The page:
• Career management
    • Interview skills
  • ‘What’s in it for managers?’
    • Recommended course based on algorithms and other institutional users
    • Watch & reflect
    • Engage & retain
    • (Productivity related CPD?)
    • Skills and competencies learning (measurable?)

Reflection:

The purpose of the course was mainly to highlight the possibility of using Lynda.com materials as part of an academic’s teaching and learning strategy. Each academic would need to evaluate each video and/or course before being certain it is of the right ‘message’ and tone to fit into their learning, but the presentation quality is extremely high. Individual course authors and presenters are invited to write and deliver the course, these are the ‘leaders’ in their field, but anyone can can apply and suggest course idea for LinkedIn consideration. Videos are created at one of two LinkedIn studios.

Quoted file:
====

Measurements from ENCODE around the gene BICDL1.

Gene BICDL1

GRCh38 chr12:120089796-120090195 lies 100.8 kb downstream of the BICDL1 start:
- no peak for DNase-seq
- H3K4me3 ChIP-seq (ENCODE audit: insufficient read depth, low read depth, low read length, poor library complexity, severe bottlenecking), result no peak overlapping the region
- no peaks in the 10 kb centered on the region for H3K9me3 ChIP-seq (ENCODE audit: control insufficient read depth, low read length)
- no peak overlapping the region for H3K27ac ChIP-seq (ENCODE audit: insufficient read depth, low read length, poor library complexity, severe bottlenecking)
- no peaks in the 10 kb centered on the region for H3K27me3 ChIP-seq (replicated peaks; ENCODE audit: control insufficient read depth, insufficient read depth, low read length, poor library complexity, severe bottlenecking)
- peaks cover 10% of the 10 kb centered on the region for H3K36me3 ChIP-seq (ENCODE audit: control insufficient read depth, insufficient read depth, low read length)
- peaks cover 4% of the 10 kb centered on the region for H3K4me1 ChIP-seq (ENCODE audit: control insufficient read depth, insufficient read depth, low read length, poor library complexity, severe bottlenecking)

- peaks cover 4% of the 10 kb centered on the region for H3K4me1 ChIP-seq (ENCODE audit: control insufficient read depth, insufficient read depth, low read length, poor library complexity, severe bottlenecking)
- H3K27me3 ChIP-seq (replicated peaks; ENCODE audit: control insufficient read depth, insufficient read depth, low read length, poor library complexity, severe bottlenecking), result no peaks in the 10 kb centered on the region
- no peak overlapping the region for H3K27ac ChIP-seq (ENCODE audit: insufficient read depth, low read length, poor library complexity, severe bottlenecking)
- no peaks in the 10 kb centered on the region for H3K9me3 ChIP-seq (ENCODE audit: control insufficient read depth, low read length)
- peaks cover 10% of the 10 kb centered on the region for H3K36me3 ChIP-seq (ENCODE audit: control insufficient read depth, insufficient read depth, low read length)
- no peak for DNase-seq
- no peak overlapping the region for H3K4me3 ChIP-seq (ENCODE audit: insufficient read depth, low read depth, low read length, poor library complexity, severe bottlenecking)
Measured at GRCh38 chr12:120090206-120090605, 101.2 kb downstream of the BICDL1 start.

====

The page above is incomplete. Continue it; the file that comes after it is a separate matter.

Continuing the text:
The LinkedIn representative was keen to try and get Lynda.com used as part of the student learning, but I think this has more potential as an on-going and informal opportunity to team members to keep skills up to date and learn new skills, just by nature of offering a free course (Lynda.com) as part of a purchased course. By installing an on-going objective in ClearReview (Coventry appraisal system) each team member could keep track of their own personal development, and act as a reflection on their own development. This can be shared, should the individual want to, with other team members who are doing the same or similar courses, the opportunity for team collaboration is here should individuals want it.

The search function on the website is extremely good, with the platform ‘learning’ about your preferences based on activity in courses and matching new courses with your history, and that of the wider Coventry University audience. Courses are split into functional areas of ‘speciality’ (as above), you can ‘save’ courses to playlists and share certificates on your LinkedIn account (or download as PDF).

Lynda.com courses are typically 50-70 minutes in length, 100% video based, and may have a pre- and post-quiz. I don’t know what happens if you fail either one, but the courses I’ve done you get a certificate for your effort. The quizzes are not typically very difficult or time consuming.